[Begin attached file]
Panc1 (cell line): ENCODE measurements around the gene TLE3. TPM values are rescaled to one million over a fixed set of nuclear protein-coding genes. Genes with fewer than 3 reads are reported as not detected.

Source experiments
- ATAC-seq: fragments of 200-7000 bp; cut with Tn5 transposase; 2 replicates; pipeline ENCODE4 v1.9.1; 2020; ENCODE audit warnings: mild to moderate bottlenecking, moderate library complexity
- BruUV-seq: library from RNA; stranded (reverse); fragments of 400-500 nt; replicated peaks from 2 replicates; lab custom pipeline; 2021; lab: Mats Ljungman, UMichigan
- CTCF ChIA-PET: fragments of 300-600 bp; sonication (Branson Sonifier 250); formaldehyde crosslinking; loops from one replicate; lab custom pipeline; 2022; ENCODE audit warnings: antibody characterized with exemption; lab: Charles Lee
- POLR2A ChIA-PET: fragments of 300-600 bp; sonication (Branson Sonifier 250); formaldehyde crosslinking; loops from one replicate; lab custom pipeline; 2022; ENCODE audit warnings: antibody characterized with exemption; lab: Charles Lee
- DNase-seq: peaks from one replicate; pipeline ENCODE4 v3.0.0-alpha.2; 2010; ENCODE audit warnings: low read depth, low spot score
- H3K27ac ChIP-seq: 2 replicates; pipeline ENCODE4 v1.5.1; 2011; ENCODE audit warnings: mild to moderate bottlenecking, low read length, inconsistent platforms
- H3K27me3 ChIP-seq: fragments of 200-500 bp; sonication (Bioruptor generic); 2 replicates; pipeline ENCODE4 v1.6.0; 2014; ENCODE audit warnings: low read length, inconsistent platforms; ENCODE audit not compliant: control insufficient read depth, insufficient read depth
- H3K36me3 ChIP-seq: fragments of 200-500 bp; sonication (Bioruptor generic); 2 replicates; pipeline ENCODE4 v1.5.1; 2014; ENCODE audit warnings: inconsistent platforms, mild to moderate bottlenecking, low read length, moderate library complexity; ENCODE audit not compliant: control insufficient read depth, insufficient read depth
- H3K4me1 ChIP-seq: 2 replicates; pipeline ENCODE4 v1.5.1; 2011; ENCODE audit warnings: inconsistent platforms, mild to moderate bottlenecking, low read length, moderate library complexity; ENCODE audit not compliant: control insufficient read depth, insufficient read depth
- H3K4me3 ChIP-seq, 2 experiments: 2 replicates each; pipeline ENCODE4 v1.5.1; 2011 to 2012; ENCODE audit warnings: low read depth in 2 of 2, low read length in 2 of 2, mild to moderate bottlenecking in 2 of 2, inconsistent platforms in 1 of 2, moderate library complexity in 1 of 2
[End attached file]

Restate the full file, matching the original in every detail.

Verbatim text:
Panc1 (cell line): ENCODE measurements around the gene TLE3. TPM values are rescaled to one million over a fixed set of nuclear protein-coding genes. Genes with fewer than 3 reads are reported as not detected.

Source experiments
- ATAC-seq: fragments of 200-7000 bp; cut with Tn5 transposase; 2 replicates; pipeline ENCODE4 v1.9.1; 2020; ENCODE audit warnings: mild to moderate bottlenecking, moderate library complexity
- BruUV-seq: library from RNA; stranded (reverse); fragments of 400-500 nt; replicated peaks from 2 replicates; lab custom pipeline; 2021; lab: Mats Ljungman, UMichigan
- CTCF ChIA-PET: fragments of 300-600 bp; sonication (Branson Sonifier 250); formaldehyde crosslinking; loops from one replicate; lab custom pipeline; 2022; ENCODE audit warnings: antibody characterized with exemption; lab: Charles Lee
- POLR2A ChIA-PET: fragments of 300-600 bp; sonication (Branson Sonifier 250); formaldehyde crosslinking; loops from one replicate; lab custom pipeline; 2022; ENCODE audit warnings: antibody characterized with exemption; lab: Charles Lee
- DNase-seq: peaks from one replicate; pipeline ENCODE4 v3.0.0-alpha.2; 2010; ENCODE audit warnings: low read depth, low spot score
- H3K27ac ChIP-seq: 2 replicates; pipeline ENCODE4 v1.5.1; 2011; ENCODE audit warnings: mild to moderate bottlenecking, low read length, inconsistent platforms
- H3K27me3 ChIP-seq: fragments of 200-500 bp; sonication (Bioruptor generic); 2 replicates; pipeline ENCODE4 v1.6.0; 2014; ENCODE audit warnings: low read length, inconsistent platforms; ENCODE audit not compliant: control insufficient read depth, insufficient read depth
- H3K36me3 ChIP-seq: fragments of 200-500 bp; sonication (Bioruptor generic); 2 replicates; pipeline ENCODE4 v1.5.1; 2014; ENCODE audit warnings: inconsistent platforms, mild to moderate bottlenecking, low read length, moderate library complexity; ENCODE audit not compliant: control insufficient read depth, insufficient read depth
- H3K4me1 ChIP-seq: 2 replicates; pipeline ENCODE4 v1.5.1; 2011; ENCODE audit warnings: inconsistent platforms, mild to moderate bottlenecking, low read length, moderate library complexity; ENCODE audit not compliant: control insufficient read depth, insufficient read depth
- H3K4me3 ChIP-seq, 2 experiments: 2 replicates each; pipeline ENCODE4 v1.5.1; 2011 to 2012; ENCODE audit warnings: low read depth in 2 of 2, low read length in 2 of 2, mild to moderate bottlenecking in 2 of 2, inconsistent platforms in 1 of 2, moderate library complexity in 1 of 2